Since the beginning of the Covid-19 pandemic, New Zealand has pursued a Covid-19 elimination strategy of stringent public health measures, including strict lockdowns; managed quarantine requirements, testing, contact tracing, social distancing, vaccination and ongoing travel restrictions. This strategy has enabled New Zealand to effectively manage community transmission of COVID-19 with very few infections and deaths compared to the rest of the world. The New Zealand government has supported the economy through a combination of measures to facilitate a quick post-Covid economic recovery. These measures include a NZ$50 billion pandemic response package, record-low borrowing rates, mortgage payment holidays for homeowners and a NZ$100 billion quantitative easing programme – printing money to buy back government bonds (Georgeou & Hawksley, 2020). This economic strategy has saved jobs but significantly increased housing affordability. Cheaper mortgages have allowed the wealthier populationto build up portfolios of rental investment properties. In contrast, rapidly rising house prices have locked out first home buyers and low-income earners. Rents have also increased, spurred by the housing shortage and growing population. New Zealand now tops the list for the most unaffordable housing among OECD nations. While the Government has spent substantial amounts on short term emergency accommodation for the poor, it has directed very little into building permanent new homes. Statistics New Zealand (2020) report significant building issues fueled by Covid19 related shortages of labour and building supplies and decreased productivity to lockdowns. Motels are often used as emergency housing, although critics of this practice regard them as unsafe and unsanitary. Patterson (2021) reports the experiences of those in emergency accommodation as intimidating and terrifying, with young families living next to gang members. Due to limited resources, support services though needed, are seldom provided. Violence and crime are common. The long-term physical and psychological toll of living in this environment is yet to be fully quantified.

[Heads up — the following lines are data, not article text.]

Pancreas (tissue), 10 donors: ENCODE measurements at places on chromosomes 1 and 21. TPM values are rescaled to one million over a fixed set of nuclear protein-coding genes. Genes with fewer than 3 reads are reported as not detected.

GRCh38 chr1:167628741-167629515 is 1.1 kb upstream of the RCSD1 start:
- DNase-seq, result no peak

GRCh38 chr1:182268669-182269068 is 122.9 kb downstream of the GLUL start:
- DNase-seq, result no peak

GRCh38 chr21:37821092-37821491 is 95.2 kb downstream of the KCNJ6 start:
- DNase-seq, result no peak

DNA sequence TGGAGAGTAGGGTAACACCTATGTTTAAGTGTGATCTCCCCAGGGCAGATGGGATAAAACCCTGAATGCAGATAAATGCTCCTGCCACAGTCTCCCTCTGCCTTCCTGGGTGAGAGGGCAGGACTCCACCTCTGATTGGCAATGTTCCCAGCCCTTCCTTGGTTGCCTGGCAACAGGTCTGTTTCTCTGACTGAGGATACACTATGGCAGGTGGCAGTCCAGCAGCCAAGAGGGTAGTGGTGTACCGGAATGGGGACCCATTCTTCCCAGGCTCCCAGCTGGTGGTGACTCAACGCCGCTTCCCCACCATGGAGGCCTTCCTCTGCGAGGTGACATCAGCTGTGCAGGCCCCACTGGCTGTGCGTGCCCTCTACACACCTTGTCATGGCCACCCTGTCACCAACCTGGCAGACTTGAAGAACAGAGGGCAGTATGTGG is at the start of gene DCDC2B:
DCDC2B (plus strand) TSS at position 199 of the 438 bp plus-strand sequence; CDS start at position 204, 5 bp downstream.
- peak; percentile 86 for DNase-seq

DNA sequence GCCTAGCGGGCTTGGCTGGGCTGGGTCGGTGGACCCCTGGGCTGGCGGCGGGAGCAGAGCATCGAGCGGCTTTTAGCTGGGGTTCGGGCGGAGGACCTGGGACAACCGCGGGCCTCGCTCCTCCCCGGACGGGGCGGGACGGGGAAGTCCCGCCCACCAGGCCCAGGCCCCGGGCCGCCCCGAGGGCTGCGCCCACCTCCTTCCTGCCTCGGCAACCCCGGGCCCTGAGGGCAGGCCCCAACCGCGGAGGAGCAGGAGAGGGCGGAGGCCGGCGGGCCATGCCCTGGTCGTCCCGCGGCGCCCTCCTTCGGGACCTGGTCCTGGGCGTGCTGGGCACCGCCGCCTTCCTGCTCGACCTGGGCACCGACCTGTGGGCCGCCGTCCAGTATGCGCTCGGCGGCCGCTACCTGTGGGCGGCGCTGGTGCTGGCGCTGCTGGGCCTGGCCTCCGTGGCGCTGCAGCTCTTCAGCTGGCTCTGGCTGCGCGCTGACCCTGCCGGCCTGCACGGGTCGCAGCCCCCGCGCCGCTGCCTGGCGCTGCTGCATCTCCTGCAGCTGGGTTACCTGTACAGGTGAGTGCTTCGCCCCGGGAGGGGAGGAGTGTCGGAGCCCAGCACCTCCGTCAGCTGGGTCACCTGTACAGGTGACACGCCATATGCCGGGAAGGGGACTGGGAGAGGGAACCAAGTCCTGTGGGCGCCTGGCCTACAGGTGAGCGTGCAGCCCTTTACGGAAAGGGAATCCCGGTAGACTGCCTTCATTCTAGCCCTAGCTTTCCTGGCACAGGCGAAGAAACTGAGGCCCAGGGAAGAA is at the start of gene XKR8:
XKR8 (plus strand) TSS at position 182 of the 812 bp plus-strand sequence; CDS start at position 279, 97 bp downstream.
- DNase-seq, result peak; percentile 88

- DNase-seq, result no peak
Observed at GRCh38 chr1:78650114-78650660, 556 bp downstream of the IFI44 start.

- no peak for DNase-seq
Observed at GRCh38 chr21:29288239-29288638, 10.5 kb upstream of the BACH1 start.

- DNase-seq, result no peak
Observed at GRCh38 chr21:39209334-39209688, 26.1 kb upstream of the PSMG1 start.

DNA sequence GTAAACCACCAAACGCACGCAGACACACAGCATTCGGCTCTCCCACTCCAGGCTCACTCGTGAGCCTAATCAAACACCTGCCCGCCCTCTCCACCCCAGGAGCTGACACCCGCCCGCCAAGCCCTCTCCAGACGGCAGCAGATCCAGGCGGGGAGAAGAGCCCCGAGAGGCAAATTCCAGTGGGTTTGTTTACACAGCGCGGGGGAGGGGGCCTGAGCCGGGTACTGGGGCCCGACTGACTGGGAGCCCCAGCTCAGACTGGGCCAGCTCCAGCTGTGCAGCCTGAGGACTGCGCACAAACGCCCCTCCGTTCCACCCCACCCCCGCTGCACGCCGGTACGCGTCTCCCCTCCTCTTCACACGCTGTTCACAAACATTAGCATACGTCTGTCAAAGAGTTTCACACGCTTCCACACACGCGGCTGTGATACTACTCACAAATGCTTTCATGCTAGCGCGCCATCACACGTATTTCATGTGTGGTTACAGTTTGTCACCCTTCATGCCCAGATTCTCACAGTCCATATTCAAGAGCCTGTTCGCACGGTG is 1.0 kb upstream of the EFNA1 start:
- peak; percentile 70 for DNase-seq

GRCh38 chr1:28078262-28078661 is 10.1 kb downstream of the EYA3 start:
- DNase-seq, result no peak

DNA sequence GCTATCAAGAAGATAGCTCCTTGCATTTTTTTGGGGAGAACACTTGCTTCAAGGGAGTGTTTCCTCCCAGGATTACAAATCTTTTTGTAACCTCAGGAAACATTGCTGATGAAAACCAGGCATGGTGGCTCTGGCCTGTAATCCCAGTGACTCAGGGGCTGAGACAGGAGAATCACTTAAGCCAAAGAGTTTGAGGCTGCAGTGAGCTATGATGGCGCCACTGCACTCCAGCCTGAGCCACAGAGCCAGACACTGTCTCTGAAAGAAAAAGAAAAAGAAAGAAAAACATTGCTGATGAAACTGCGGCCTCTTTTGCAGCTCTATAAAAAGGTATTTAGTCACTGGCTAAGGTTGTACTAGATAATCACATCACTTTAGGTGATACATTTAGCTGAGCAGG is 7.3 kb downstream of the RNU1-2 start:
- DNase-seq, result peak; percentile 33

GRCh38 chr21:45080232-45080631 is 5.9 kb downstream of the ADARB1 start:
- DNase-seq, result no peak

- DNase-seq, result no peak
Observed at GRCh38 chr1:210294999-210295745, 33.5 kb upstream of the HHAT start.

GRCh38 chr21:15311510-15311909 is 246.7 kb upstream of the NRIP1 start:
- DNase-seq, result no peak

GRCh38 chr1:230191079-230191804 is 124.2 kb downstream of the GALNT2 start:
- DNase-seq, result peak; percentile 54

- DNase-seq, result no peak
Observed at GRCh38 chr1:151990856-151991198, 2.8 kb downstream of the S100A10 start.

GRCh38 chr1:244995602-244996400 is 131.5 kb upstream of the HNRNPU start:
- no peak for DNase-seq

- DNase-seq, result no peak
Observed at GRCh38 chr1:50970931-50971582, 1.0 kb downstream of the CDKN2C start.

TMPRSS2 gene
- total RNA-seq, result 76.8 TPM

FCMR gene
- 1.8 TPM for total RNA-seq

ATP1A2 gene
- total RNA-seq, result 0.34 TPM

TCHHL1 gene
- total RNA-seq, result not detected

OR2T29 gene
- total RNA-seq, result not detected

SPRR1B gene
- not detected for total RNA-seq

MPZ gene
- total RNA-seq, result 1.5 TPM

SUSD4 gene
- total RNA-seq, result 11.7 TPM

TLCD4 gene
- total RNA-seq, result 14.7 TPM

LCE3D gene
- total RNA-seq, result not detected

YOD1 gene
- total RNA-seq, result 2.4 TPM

Lyn Murphy has a diverse academic background in education, health, psychology, management, and accounting and brings over 25 years of experience as an academic. She has served on several New Zealand boards, including local body and government directorships. Lyn currently works as a senior lecturer in Public Health at AUT University in Auckland, New Zealand. She is also a director for Ember Services Limited, which delivers government contracts to provide quality housing and support services for those with mental health, addiction and intellectual disability.
Terry Quilty started in management Roles in Steel Industry (Line management) and then to Senior Administrative Roles in Legal, Commercial in Steel Industry and legal roles in the tourism sector. Terry has a diverse range of skills, including legal, commercial/business, project management, construction, CAD design, and various practical skills in building and engineering. Terry has been lecturing for over 25 years and is currently a senior lecturer in law, business planning, entrepreneurship and sustainability at Manukau Institute of Technology in Auckland, New Zealand. He is presently a Trustee/Board member of the Community Law Services South Trust and Chair of the finance risk and audit committee of New Zealand’s largest community law service.